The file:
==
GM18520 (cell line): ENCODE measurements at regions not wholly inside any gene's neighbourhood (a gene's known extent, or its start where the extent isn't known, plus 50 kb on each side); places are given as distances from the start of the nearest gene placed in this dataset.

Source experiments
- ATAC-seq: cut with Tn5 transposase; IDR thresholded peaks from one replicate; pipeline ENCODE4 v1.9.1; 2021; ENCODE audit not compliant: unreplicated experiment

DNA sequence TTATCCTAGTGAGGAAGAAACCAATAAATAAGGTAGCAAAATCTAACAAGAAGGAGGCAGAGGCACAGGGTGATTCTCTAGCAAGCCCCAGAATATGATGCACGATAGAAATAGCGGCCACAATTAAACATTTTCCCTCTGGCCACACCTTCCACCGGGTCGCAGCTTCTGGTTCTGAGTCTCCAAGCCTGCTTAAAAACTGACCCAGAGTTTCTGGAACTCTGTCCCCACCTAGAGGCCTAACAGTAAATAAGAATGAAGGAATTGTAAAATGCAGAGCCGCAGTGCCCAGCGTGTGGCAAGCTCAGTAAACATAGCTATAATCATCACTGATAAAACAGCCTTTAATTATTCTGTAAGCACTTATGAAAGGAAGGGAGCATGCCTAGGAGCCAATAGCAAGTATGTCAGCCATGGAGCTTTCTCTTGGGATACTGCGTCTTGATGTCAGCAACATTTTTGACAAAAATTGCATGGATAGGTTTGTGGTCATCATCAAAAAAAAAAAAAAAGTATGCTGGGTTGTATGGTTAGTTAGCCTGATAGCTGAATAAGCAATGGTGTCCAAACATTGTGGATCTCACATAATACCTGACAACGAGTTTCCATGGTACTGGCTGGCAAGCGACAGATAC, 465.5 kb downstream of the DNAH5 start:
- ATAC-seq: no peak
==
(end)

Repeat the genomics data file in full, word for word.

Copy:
GM18520 (cell line): ENCODE measurements at regions not wholly inside any gene's neighbourhood (a gene's known extent, or its start where the extent isn't known, plus 50 kb on each side); places are given as distances from the start of the nearest gene placed in this dataset.

Source experiments
- ATAC-seq: cut with Tn5 transposase; IDR thresholded peaks from one replicate; pipeline ENCODE4 v1.9.1; 2021; ENCODE audit not compliant: unreplicated experiment

DNA sequence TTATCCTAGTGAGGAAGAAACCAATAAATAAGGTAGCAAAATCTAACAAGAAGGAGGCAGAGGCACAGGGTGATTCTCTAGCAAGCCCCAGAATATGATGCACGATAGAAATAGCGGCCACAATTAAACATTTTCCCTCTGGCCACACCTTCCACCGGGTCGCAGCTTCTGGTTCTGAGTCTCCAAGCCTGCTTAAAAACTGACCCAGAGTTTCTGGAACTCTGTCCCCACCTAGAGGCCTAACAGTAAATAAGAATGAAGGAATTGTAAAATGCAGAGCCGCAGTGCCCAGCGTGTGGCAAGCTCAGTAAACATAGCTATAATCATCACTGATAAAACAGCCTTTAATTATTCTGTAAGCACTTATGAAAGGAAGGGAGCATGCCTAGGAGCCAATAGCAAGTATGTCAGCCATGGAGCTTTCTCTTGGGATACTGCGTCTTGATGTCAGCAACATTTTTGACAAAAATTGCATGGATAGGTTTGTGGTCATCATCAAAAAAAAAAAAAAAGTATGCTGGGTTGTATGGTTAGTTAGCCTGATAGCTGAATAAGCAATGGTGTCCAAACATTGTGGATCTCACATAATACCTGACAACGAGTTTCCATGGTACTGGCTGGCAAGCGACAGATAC, 465.5 kb downstream of the DNAH5 start:
- ATAC-seq: no peak